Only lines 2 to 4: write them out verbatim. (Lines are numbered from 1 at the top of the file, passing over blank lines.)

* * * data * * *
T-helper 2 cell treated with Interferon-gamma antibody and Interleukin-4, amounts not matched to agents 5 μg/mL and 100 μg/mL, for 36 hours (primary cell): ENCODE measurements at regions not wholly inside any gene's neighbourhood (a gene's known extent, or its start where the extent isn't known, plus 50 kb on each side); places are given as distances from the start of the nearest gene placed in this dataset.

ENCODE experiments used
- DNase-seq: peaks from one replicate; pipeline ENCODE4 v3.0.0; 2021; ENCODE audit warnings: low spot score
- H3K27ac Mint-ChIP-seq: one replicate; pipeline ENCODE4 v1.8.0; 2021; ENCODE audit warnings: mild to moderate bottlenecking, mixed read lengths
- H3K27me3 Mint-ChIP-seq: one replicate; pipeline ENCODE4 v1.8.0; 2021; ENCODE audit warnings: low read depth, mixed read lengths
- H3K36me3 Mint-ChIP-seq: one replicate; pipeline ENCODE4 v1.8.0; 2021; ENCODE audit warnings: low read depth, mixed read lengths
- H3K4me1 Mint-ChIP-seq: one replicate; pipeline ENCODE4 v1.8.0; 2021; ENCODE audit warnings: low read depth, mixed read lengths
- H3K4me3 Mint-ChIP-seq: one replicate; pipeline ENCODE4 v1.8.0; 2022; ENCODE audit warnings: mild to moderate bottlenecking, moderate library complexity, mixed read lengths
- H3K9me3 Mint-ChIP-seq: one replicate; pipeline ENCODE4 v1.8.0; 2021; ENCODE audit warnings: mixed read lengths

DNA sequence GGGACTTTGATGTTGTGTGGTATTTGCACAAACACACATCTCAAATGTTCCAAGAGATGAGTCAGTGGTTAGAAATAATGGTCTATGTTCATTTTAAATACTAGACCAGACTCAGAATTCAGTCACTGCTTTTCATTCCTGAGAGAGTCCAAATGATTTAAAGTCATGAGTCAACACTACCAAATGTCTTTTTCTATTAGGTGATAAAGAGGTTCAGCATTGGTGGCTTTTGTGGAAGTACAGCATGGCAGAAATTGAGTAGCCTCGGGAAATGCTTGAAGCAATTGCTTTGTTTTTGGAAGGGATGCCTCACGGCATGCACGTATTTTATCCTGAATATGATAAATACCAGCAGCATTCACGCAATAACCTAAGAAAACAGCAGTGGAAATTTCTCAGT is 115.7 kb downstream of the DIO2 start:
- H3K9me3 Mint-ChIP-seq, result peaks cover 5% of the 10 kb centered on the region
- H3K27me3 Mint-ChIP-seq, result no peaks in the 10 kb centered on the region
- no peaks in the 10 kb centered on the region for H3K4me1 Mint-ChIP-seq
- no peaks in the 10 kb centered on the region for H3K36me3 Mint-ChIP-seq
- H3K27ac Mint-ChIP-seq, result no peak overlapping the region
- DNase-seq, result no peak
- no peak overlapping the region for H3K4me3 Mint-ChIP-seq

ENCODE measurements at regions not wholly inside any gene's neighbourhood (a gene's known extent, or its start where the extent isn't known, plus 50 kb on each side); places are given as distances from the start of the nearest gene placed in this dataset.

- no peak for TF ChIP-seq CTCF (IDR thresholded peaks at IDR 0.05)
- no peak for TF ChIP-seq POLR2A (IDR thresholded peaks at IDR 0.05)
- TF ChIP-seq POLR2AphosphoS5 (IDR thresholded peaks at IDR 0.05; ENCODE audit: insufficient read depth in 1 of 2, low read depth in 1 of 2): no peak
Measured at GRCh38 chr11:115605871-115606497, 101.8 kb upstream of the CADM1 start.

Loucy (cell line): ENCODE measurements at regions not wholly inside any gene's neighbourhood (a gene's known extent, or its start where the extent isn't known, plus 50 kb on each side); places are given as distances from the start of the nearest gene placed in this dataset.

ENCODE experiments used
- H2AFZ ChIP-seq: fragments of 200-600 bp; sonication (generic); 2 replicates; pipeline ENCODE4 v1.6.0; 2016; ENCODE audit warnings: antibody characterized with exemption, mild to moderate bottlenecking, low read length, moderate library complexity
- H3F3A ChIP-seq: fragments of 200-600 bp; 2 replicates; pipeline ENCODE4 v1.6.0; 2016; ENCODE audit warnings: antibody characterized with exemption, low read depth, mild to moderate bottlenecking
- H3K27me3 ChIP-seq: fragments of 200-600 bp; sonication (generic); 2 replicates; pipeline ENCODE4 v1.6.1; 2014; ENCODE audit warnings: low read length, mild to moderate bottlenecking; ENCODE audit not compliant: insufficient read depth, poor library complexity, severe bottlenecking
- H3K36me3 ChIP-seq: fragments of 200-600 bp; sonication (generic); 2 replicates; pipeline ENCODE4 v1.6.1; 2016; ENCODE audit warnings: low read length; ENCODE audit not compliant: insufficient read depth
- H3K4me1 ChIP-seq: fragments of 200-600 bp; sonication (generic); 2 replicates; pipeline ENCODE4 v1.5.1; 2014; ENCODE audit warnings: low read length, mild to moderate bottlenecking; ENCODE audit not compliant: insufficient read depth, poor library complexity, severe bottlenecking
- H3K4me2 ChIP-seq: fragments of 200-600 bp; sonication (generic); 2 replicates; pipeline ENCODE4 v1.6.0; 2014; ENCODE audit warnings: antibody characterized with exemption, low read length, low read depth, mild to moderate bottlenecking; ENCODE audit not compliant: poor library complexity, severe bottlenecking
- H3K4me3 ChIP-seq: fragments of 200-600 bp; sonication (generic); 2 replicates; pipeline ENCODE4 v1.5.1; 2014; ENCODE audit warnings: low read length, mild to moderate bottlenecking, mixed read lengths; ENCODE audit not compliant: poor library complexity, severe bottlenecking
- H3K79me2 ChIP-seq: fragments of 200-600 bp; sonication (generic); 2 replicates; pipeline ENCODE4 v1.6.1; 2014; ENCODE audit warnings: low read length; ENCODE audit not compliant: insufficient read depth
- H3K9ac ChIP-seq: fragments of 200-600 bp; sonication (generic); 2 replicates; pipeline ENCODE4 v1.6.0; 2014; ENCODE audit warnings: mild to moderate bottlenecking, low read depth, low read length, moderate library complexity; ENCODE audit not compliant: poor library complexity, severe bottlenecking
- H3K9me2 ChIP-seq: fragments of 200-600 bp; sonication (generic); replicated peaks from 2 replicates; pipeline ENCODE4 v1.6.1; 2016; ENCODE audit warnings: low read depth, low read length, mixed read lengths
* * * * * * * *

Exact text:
ENCODE experiments used
- DNase-seq: peaks from one replicate; pipeline ENCODE4 v3.0.0; 2021; ENCODE audit warnings: low spot score
- H3K27ac Mint-ChIP-seq: one replicate; pipeline ENCODE4 v1.8.0; 2021; ENCODE audit warnings: mild to moderate bottlenecking, mixed read lengths